[5] Light, G.G., Dotray, P.A. and Mahan, J.R. (2001) A Thermal Application Range for Postemergence Pyrithiobac Applications. Weed Science, 49, 543-548.[0543:ATARFP]2.0.CO;2
[6] Wanjura, D., Upchurch, D., Mahan, J. and Burke, J. (2002) Cotton Yield and Applied Water Relationships under Drip Irrigation. Agricultural Water Management, 55, 217-237.
[7] Mahan, J.R. (2000) Thermal Dependence of Malate Synthase Activity and Its Relationship to the Thermal Dependence of Seedling Emergence. Journal of Agricultural and Food Chemistry, 48, 4544-4549.
[8] Halim, R.A., Buxton, D.R., Hattendorf, M.J. and Carlson, R.E. (1989) Water-Stress Effects on Alfalfa Forage Quality after Adjustment for Maturity Differences. Agronomy Journal, 81, 189-194.
[9] Shock, C.C., Feibert, E.B., Saunders, L.D. and Klauzer, J. (2007) Deficit Irrigation for Optimum Alfalfa Seed Yield and Quality. Agronomy Journal, 99, 992-998.
[10] Pennypacker, B.W., Leath, K.T. and Hill Jr., R.R. (1991) Impact of Drought Stress on the Expression of Resistance to Verticillium albo-atrum in Alfalfa. Phytopathology, 81, 1014-1024.
[11] Carter, P.R., and Sheaffer, C.C. (1983) Alfalfa Response to Soil Water Deficits. I. Growth, Forage Quality, Yield, Water Use, and Water-Use Efficiency. Crop Science, 23, 669-675.
[12] Chaves, M.M., Santos, T.P., de Souza, C.R., Ortu?o, M.F., Rodrigues, M.L., Lopes, C.M., Maroco, J.P. and Pereira, J.S. (2007) Deficit Irrigation in Grapevine Improves Water-Use Efficiency While Controlling Vigour and Production Quality. Annals of Applied Biology, 150, 237-252.
[13] Bonada, M., Sadras, V., Moran, M. and Fuentes, S. (2013) Elevated Temperature and Water Stress Accelerate Mesocarp Cell Death and Shrivelling, and Decouple Sensory Traits in Shiraz Berries. Irrigation Science, 31, 1317-1133.
[14] Acevedo-Opazo, C., Ortega-Farias, S. and Fuentes, S. (2010) Effects of Grapevine (Vitis vinifera L.) Water Status on Water Consumption, Vegetative Growth and Grape Quality: An Irrigation Scheduling Application to Achieve Regulated Deficit Irrigation. Agricultural Water Management, 97, 956-964.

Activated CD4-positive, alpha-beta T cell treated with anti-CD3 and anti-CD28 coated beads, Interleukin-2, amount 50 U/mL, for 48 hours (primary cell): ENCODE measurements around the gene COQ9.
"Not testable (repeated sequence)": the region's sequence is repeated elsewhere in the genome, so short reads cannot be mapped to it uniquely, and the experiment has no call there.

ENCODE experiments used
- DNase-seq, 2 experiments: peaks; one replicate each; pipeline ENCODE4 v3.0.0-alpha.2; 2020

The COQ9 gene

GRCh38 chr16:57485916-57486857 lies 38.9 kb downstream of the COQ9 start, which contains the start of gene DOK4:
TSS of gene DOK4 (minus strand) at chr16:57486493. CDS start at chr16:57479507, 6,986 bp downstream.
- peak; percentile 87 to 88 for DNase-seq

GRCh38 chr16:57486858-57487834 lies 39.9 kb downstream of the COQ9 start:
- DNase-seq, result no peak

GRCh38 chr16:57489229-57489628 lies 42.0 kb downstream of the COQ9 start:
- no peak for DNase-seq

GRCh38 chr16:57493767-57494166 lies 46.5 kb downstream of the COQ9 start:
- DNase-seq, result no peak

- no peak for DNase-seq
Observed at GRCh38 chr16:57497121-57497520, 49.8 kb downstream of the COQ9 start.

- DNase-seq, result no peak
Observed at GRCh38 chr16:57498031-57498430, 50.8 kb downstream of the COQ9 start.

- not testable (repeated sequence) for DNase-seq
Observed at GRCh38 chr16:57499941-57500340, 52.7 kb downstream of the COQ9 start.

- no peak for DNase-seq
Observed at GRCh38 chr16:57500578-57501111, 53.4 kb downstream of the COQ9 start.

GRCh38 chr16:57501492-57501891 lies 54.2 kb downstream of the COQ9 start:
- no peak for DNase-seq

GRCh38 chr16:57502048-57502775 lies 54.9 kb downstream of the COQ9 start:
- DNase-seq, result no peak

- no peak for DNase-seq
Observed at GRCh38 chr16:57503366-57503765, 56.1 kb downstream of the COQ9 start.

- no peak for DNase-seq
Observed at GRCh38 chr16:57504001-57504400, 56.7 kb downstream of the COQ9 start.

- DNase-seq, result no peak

[15] Gómez-Rico, A., Salvador, M.D., Moriana, A., Pérez, D., Olmedilla, N., Ribas, F. and Fregapane, G. (2007) Influence of Different Irrigation Strategies in a Traditional Cornicabra cv. Olive Orchard on Virgin Olive Oil Composition and Quality. Food Chemistry, 100, 568-578.
[16] Moriana, A., Perez-Lopez, D., Gómez-Rico, A., de los Desamparados Salvador, M., Olmedilla, N., Ribas, F. and Fregapane, G. (2007) Irrigation Scheduling for Traditional, Low-Density Olive Orchards: Water Relations and Influence on Oil Characteristics. Agricultural Water Management, 87, 171-179.
[17] Agam, N., Cohen, Y., Berni, J.A.J., Alchanatis, V., Kool, D., Dag, A., Yermiyahu, U. and Ben-Gal, A. (2013) An Insight to the Performance of Crop Water Stress Index for Olive Trees. Agricultural Water Management, 118, 79-86.
[18] Dag, A., Ben-Gal, A., Yermiyahu, U., Basheer, L., Nir, Y. and Kerem, Z. (2008) The Effect of Irrigation Level and Harvest Mechanization on Virgin Olive Oil Quality in a Traditional Rain-Fed “Souri” Olive Orchard Converted to Irrigation. Journal of the Science of Food and Agriculture, 88, 1524-1528.

Copyright © 2024 by authors and Scientific Research Publishing Inc.

Creative Commons License

This work and the related PDF file are licensed under a Creative Commons Attribution 4.0 International License.